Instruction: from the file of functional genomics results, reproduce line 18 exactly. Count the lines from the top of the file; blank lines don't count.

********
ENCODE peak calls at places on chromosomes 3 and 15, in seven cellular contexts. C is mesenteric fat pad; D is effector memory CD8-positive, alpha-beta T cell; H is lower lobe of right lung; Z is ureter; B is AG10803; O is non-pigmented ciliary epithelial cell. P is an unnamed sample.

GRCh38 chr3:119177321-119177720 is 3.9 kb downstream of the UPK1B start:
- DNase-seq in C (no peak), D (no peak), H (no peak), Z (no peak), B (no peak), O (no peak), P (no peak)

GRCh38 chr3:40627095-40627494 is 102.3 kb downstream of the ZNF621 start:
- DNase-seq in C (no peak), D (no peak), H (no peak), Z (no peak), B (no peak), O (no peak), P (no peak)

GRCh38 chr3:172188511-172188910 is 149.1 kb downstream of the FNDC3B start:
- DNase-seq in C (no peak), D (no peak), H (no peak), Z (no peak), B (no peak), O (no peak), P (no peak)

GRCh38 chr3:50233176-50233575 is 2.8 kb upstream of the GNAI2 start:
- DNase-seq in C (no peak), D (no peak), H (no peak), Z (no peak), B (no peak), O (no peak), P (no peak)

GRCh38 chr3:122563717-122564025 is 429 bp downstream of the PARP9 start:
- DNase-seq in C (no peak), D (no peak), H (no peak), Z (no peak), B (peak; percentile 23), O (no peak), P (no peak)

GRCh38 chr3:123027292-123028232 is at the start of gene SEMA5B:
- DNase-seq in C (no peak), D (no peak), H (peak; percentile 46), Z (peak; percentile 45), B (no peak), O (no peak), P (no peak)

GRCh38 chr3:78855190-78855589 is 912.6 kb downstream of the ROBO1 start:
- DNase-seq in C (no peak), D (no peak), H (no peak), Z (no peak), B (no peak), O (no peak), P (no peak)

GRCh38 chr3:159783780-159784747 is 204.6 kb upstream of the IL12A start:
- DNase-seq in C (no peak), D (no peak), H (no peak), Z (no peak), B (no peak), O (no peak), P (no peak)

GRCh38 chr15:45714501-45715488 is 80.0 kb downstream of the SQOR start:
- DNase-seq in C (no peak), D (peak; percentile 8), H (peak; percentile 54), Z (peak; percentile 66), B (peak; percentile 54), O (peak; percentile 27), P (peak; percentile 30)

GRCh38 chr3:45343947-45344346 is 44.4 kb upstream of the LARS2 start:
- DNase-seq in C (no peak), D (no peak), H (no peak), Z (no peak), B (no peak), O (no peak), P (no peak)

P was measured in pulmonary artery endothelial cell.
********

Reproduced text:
GRCh38 chr15:45714501-45715488 is 80.0 kb downstream of the SQOR start: